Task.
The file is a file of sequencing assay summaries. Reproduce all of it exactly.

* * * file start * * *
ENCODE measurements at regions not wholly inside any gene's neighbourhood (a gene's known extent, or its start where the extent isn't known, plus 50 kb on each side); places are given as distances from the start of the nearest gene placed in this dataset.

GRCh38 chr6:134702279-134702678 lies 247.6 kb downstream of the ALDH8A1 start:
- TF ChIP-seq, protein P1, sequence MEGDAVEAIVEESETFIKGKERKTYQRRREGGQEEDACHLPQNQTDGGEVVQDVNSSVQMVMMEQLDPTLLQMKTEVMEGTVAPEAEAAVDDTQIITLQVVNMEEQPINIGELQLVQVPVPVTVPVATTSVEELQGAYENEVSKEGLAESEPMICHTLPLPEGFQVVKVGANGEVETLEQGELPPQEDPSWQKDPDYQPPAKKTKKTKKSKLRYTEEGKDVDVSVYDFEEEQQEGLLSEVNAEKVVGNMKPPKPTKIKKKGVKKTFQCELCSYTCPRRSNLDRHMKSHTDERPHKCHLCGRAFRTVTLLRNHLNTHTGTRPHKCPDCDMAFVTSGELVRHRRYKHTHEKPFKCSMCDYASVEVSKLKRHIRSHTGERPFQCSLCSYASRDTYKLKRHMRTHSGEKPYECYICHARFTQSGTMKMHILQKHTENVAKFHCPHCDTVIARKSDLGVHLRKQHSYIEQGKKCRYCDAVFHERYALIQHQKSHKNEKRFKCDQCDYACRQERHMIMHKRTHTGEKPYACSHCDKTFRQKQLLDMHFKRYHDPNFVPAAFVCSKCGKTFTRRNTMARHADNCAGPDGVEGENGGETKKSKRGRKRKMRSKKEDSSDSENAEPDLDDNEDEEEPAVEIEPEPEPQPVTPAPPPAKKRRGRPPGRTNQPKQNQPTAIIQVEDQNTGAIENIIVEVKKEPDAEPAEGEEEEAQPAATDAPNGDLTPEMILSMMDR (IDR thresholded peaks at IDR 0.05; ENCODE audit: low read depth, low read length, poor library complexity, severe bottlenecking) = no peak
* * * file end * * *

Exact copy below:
ENCODE measurements at regions not wholly inside any gene's neighbourhood (a gene's known extent, or its start where the extent isn't known, plus 50 kb on each side); places are given as distances from the start of the nearest gene placed in this dataset.

GRCh38 chr6:134702279-134702678 lies 247.6 kb downstream of the ALDH8A1 start:
- TF ChIP-seq, protein P1, sequence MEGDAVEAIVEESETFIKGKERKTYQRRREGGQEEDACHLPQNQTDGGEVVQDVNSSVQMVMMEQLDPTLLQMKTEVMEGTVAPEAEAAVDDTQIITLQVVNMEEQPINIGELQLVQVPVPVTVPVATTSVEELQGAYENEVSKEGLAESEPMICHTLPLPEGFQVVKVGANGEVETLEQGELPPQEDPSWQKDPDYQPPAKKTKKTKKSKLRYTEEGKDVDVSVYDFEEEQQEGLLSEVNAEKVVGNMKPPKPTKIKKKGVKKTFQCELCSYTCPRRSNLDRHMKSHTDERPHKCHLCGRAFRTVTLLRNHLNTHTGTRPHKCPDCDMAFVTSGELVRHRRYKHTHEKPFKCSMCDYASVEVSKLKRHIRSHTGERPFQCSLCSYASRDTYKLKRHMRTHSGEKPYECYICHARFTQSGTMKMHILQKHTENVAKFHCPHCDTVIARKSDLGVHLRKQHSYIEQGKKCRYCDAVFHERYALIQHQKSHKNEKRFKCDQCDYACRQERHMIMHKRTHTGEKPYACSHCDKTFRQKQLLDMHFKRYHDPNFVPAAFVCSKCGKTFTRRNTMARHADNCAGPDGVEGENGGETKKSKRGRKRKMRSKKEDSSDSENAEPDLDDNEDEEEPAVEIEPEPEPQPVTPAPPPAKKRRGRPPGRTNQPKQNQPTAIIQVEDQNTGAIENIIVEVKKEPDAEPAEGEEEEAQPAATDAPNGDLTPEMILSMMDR (IDR thresholded peaks at IDR 0.05; ENCODE audit: low read depth, low read length, poor library complexity, severe bottlenecking) = no peak